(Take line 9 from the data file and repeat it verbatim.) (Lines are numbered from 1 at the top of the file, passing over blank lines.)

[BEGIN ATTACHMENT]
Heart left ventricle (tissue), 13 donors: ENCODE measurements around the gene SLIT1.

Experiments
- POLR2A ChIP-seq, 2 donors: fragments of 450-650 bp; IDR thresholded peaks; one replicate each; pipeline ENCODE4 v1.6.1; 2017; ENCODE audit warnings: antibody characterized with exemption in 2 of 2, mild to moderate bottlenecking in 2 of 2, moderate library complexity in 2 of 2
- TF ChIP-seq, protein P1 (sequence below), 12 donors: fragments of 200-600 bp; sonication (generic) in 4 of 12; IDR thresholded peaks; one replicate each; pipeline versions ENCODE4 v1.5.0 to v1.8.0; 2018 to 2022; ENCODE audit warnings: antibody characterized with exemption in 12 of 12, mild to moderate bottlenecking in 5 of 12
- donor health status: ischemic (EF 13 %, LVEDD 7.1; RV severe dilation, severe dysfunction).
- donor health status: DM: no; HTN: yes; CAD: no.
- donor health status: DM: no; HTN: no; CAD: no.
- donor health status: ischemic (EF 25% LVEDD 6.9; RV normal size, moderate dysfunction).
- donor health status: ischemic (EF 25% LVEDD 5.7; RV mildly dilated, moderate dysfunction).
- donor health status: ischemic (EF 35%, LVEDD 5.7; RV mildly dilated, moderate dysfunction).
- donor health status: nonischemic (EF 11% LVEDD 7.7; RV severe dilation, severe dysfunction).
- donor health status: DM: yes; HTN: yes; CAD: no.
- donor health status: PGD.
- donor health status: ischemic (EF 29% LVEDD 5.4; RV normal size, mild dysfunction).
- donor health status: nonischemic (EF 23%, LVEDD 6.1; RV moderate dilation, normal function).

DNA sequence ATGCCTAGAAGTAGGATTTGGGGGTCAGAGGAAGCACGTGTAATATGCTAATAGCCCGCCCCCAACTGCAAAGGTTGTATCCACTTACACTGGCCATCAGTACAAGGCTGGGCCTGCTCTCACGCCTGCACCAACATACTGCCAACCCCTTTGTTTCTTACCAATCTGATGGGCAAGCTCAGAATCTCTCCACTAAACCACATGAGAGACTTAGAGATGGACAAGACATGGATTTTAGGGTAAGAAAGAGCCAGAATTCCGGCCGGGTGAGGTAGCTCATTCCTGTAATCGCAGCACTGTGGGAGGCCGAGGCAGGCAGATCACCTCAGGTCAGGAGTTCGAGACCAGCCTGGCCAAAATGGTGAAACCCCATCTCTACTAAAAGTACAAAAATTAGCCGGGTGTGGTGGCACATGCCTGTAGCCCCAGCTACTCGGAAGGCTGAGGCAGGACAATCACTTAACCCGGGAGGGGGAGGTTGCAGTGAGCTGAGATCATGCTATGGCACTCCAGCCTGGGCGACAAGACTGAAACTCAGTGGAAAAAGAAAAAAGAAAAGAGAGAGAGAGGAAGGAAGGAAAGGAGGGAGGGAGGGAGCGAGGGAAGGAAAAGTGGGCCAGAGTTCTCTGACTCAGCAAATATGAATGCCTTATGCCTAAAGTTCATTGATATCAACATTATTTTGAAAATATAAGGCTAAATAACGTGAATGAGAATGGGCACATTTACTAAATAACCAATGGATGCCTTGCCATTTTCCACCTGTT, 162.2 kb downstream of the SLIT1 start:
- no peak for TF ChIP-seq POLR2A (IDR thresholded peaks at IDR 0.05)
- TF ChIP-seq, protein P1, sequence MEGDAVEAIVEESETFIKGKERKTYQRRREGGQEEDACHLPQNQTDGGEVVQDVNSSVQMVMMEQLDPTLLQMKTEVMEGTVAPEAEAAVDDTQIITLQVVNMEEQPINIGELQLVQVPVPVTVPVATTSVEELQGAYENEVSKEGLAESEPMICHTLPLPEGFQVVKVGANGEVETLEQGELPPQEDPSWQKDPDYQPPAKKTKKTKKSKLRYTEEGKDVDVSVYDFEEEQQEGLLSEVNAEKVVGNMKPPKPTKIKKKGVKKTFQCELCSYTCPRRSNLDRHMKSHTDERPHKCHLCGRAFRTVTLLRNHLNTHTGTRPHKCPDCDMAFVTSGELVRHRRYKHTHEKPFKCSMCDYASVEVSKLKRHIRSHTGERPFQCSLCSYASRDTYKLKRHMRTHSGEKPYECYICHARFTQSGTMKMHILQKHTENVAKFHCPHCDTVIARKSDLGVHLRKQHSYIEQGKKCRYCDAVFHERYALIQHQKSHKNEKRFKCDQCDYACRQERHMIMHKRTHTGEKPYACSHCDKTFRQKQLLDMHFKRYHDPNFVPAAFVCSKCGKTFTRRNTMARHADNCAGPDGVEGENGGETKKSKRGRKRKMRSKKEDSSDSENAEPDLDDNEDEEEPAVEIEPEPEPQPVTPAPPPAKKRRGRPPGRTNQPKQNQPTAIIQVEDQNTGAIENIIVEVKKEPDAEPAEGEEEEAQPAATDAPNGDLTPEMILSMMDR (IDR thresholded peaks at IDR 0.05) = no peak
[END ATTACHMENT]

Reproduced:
- donor health status: ischemic (EF 25% LVEDD 5.7; RV mildly dilated, moderate dysfunction).